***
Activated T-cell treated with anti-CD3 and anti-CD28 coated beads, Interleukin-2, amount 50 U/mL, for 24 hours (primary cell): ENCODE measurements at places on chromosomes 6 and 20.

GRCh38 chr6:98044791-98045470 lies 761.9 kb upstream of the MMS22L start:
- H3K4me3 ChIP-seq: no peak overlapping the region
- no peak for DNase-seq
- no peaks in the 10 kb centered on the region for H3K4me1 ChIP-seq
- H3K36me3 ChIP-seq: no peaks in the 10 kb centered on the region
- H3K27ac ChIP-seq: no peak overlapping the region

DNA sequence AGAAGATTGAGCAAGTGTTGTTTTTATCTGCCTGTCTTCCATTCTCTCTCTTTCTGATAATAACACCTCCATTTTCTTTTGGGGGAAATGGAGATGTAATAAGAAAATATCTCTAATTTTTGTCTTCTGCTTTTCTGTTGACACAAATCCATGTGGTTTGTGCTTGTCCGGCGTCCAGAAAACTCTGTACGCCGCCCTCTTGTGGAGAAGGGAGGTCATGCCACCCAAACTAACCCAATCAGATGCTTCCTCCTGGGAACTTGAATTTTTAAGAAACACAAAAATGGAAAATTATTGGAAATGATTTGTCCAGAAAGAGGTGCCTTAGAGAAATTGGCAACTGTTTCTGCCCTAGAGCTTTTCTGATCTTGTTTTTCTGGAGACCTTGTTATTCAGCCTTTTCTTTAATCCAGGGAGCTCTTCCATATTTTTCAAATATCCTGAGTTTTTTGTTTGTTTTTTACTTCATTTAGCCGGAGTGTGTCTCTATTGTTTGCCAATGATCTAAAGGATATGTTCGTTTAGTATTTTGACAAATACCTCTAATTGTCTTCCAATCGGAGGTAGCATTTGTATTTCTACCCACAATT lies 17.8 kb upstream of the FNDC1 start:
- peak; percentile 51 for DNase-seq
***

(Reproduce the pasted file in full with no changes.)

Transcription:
Activated T-cell treated with anti-CD3 and anti-CD28 coated beads, Interleukin-2, amount 50 U/mL, for 24 hours (primary cell): ENCODE measurements at places on chromosomes 6 and 20.

GRCh38 chr6:98044791-98045470 lies 761.9 kb upstream of the MMS22L start:
- H3K4me3 ChIP-seq: no peak overlapping the region
- no peak for DNase-seq
- no peaks in the 10 kb centered on the region for H3K4me1 ChIP-seq
- H3K36me3 ChIP-seq: no peaks in the 10 kb centered on the region
- H3K27ac ChIP-seq: no peak overlapping the region

DNA sequence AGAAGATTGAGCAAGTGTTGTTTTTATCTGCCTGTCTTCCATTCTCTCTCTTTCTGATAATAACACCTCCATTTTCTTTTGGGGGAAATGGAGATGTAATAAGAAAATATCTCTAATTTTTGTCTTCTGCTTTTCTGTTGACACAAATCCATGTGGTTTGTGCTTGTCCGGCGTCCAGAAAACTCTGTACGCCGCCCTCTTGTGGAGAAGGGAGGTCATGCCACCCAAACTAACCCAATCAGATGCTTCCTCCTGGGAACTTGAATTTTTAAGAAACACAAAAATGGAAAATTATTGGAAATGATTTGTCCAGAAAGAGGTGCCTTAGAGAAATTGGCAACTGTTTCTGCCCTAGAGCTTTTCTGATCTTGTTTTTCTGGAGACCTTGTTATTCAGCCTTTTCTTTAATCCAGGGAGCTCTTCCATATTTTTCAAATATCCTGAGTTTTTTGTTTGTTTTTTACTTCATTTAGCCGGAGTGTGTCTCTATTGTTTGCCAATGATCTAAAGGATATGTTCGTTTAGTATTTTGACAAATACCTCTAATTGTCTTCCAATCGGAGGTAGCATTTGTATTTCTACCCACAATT lies 17.8 kb upstream of the FNDC1 start:
- peak; percentile 51 for DNase-seq